Catfish Catfish - 5 months ago 10
Node.js Question

How to unit test a method which connects to mongo, without actually connecting to mongo?

I'm trying to write a test to test a method that connects to mongo, but I don't actually want to have to have mongo running and actually make a connection to it to have my tests pass successfully.

Here's my current test which is successful when my mongo daemon is running.

describe('with a valid mongo string parameter', function() {
it('should return a rejected promise', function(done) {
var con = mongoFactory.getConnection('mongodb://localhost:27017');

mongoFactory.getConnection code:

getConnection: function getConnection(connectionString) {

// do stuff here

// Initialize connection once
MongoClient.connect(connectionString, function(err, database) {
if (err) {


return def.promise;


There are a couple of SO answers related to unit testing code that uses MongoDB as a data store:

I'll make an attempt at consolidating these solutions.


First and foremost, you should want MongoDB to be running while performing your tests. MongoDB's query language is complex, so running legitimate queries against a stable MongoDB instance is required to ensure your queries are running as planned and that your application is responding properly to the results. With this in mind, however, you should never run your tests against a production system, but instead a peripheral system to your integration environment. This can be on the same machine as your CI software, or simply relatively close to it (in terms of process, not necessarily network or geographically speaking).

This ENV could be low-footprint and completely run in memory (resource 1) (resource 2), but would not necessarily require the same performance characteristics as your production ENV. (If you want to performance test, this should be handled in a separate environment from your CI anyway.)


  • Install a mongod service specifically for CI. If repl sets and/or sharding are of concern (e.g. write concern, no use of $isolated, etc.), it is possible to mimic a clustered environment by running multiple mongod instances (1 config, 2x2 data for shard+repl) and a mongos instance on the same machine with either some init.d scripts/tweaks or something like docker.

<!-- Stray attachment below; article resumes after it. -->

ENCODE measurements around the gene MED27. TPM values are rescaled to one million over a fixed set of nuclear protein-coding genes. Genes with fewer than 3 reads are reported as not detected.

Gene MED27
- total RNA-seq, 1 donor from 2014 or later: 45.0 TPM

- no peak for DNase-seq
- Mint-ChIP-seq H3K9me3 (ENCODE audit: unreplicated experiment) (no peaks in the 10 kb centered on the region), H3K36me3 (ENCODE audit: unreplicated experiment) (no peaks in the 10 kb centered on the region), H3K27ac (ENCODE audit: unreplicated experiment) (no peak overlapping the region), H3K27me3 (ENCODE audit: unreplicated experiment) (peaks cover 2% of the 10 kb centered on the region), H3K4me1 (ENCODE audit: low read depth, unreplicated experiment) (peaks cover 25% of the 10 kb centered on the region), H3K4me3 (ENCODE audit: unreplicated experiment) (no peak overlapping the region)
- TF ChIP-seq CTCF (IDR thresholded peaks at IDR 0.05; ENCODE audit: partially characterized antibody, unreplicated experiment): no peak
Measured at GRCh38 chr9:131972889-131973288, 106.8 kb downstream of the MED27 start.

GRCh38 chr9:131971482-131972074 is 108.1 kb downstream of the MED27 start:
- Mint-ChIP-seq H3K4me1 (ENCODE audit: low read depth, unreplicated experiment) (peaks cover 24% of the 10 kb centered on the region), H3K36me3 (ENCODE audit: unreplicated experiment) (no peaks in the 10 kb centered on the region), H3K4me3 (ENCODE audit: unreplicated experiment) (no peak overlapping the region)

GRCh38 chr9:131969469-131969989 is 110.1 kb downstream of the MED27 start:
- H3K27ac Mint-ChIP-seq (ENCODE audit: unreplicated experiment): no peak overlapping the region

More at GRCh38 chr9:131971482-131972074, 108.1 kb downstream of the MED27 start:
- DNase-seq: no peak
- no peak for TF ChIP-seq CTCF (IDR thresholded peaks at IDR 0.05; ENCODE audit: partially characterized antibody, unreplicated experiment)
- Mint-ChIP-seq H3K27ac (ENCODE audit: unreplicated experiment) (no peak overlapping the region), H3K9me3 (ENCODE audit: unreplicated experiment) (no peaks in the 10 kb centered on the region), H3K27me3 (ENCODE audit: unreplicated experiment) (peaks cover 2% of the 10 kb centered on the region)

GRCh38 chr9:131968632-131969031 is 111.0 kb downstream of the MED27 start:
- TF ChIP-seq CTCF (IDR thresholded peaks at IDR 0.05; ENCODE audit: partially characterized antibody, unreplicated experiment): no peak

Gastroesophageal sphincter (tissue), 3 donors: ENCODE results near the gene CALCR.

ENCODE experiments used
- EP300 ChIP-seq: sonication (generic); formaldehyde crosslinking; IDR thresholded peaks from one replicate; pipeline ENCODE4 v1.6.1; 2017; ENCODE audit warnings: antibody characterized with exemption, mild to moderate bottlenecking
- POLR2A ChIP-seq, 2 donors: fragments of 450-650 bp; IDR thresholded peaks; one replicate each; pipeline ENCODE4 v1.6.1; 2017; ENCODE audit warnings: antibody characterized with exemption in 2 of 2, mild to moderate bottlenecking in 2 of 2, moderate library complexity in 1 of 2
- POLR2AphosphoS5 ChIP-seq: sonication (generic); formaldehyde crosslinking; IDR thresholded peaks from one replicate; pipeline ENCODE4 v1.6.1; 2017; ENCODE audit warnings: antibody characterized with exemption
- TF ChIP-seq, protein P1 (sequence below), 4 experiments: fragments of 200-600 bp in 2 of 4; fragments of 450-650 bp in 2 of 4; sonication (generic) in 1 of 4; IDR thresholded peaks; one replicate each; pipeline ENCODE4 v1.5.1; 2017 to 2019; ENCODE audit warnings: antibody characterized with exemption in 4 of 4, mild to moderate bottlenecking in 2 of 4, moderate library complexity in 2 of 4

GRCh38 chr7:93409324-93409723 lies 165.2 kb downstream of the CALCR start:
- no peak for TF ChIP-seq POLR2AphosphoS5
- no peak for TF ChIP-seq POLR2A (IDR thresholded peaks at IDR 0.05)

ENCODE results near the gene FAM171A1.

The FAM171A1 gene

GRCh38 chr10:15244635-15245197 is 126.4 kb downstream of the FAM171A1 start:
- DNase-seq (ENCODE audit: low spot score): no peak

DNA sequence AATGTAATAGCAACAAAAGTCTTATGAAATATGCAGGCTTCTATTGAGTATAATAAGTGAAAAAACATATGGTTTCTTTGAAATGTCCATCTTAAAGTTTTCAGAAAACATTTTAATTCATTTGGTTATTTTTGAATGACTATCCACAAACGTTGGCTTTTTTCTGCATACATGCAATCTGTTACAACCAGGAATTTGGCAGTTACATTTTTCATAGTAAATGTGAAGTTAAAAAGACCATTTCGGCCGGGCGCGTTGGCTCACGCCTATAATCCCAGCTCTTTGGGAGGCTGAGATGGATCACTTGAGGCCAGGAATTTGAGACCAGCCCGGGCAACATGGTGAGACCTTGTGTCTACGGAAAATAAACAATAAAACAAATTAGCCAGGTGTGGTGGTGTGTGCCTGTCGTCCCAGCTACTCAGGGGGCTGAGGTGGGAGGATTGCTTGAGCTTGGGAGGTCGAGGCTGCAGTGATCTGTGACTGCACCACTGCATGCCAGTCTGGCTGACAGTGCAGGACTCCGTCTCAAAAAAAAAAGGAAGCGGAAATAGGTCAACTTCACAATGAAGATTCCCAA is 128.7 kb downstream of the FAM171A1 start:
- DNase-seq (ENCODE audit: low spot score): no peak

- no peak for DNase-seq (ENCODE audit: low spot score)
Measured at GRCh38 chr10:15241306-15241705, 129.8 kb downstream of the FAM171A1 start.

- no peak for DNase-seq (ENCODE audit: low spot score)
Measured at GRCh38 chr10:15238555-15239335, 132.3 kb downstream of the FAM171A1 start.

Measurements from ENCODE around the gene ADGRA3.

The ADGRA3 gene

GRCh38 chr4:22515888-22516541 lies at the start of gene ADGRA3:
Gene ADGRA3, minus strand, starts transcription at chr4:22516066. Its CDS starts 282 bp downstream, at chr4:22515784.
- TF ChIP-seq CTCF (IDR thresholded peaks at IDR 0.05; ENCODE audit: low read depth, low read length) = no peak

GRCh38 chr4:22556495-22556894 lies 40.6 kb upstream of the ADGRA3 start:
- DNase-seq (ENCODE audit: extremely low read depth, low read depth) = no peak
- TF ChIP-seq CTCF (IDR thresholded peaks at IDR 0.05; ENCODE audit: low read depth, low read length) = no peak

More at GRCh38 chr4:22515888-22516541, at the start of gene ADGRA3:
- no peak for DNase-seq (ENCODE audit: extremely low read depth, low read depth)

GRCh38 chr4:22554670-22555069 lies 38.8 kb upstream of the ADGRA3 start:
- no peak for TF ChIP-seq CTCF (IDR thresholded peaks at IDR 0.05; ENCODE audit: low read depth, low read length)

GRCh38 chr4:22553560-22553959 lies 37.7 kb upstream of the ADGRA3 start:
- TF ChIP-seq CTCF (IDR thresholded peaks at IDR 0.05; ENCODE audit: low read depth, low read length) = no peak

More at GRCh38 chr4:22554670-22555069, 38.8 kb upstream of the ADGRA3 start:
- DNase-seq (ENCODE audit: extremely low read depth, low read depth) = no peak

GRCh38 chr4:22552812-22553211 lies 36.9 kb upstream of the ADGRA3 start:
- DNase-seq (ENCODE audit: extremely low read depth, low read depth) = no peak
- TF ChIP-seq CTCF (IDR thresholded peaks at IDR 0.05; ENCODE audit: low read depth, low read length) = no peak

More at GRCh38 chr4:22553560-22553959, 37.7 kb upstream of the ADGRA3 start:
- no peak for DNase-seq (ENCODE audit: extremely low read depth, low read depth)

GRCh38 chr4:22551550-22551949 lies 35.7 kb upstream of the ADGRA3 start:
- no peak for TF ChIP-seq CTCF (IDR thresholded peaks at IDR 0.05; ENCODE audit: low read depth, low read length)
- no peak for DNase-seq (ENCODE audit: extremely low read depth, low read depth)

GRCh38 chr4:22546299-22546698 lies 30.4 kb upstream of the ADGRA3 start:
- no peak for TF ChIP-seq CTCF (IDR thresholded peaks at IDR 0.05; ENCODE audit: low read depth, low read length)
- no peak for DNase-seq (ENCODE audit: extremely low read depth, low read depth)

• Use environment-specific configurations within your application (either embedded via .json files, or in some place like /etc, /home/user/.your-app or similar). Your application can load these based on a node environment variable like NODE_ENV=int. Within these configurations your db connection strings will differ. If you're not using env-specific configs, start doing this as a means to abstract the application runtime settings (i.e. "local", "dev", "int", "pre", "prod", etc.). I can provide a sample upon request.
  • Include test-oriented fixtures with your application/testing suite. As mentioned in one of the linked questions, MongoDB's Node.js driver supports some helper libraries: mongodb-fixtures and node-database-cleaner. Fixtures provide a working and consistent data set for testing: think of them as a bootstrap.


  1. Clean the associated database using something like node-database-cleaner.
  2. Populate your fixtures into the now empty database with the help of mongodb-fixtures.
  3. Perform your build and test.
  4. Repeat.

On the other hand...

If you still decide that not running MongoDB is the correct approach (and you wouldn't be the only one), then abstracting your data store calls from the driver with an ORM is your best bet (for the entire application, not just testing). For example, something like model claims to be database agnostic, although I've never used it. Utilizing this approach, you would still require fixtures and env configurations, however you would not be required to install MongoDB. The caveat here is that you're at the mercy of the ORM you choose.